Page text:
There were many endoscopic therapeutic options for the Dieulafoy bleeding. Endoscopic therapy have been very useful for the treatment of Dieulafoy lesions, especially when they were detected and able to be reached by endoscope. Endoscopic therapy includes epinephrine includes monotherapy (epinephrine, sclerosant, alcohol, thermal probe) [9–11] or combination therapy(injection followed by thermal probe coagulation)[2, 12] or mechanical hemostasis methods(band ligation, hemoclip)[13, 14].
There was report about the successful hemochip placement at the Dieulafoy-like lesion in a duodenal diverticulum through a forward-viewing endoscope. But, conventional forward-viewing endoscope could not yield a correct diagnosis particularily due to the difficult location of the lesion. The medial and marginal portion of duodenal diverticulum can only be inspected by the side-viewing endoscope. Any maneuvers using the catheter through a side-viewing endoscope were considered difficult because of acute angulation at the tip of the scope. After hemostasis was not achieved by epinephrine injection, we could not consider any endoscopic therapeutic options other than angiographic intervention, because rather limited view of field and motion ability of the side-viewing endoscope hinder any further therapeutic maneuvers. But when the rebleeding occurred, after a failure of angiographic embolization, We tried the mechanical hemostasis methods by using metal hemoclips. Though it was difficult to locate and release the hemoclips at the time, immediate hemostasis achieved instantly after hemoclip application. Thus the patient recovered uneventfully without rebleeding while avoiding surgery that could cause unpredictable morbidities.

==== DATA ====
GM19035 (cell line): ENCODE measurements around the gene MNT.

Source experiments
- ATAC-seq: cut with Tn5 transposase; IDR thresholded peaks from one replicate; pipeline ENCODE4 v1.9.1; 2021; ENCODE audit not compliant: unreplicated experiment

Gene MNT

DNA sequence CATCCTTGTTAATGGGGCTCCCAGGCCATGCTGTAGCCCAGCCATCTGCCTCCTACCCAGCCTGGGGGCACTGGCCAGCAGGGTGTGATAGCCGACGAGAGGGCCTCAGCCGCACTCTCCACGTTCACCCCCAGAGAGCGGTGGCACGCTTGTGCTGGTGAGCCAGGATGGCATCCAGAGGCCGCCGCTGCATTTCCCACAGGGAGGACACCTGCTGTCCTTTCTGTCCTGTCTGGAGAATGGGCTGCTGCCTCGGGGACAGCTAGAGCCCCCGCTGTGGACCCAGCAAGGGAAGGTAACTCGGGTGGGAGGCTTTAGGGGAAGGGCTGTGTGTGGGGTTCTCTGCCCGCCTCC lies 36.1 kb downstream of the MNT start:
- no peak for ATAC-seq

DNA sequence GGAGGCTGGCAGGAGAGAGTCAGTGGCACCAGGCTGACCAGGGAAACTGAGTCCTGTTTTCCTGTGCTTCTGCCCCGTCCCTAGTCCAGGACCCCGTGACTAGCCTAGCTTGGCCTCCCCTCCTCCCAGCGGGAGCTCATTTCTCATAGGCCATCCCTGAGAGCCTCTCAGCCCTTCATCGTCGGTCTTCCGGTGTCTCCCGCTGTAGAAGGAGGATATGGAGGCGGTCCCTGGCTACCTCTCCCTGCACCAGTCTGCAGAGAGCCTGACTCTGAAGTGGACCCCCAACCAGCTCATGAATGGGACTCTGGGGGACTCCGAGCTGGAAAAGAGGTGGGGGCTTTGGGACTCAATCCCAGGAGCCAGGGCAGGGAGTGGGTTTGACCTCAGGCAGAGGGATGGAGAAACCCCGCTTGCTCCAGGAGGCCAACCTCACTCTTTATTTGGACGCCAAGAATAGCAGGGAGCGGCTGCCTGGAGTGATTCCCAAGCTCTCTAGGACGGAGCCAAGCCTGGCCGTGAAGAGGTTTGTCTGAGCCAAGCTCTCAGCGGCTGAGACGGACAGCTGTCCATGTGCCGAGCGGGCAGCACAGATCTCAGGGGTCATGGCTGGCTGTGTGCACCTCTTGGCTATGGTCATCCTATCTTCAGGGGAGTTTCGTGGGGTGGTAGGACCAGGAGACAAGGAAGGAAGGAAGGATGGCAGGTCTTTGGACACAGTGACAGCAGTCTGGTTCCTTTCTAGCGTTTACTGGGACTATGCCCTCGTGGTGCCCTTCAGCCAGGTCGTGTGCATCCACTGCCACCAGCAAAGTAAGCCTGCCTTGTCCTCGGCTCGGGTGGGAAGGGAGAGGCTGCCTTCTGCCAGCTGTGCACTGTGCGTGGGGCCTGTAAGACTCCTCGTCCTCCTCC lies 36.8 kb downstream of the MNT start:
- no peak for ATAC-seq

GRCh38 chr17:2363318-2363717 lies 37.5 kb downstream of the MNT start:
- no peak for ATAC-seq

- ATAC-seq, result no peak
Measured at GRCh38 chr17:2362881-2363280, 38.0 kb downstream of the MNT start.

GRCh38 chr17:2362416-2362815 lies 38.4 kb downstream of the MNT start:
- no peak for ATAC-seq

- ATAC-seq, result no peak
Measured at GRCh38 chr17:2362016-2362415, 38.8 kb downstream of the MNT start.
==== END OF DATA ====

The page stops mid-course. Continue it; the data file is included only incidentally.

An high index of suspicion about the Dieulafoy leisons should be given to the case of upper gastrointestinal bleeding when more common causes have been ruled out by routine endoscopy. Aggressive but careful endoscopic examinations combined with the accurate endoscopic threatment using adequate therapeutic methods may help clinicians diagnose and treat many if not most of the Dieulafoy lesions. Periampullary or duodenal diverticular lesions should always be sought by the side-viewing endoscope when the bleeding is from the descending duodenum and conventional endoscope can not verify the causes. Although it tend to be not easy to perform, hemoclip placement through a side-viewing endoscope can be effective hemostatic method in this setting.
Written consent was obtained from the patient for publication of the patient's details.
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- The pre-publication history for this paper can be accessed here:http://www.biomedcentral.com/1471-230X/10/24/prepub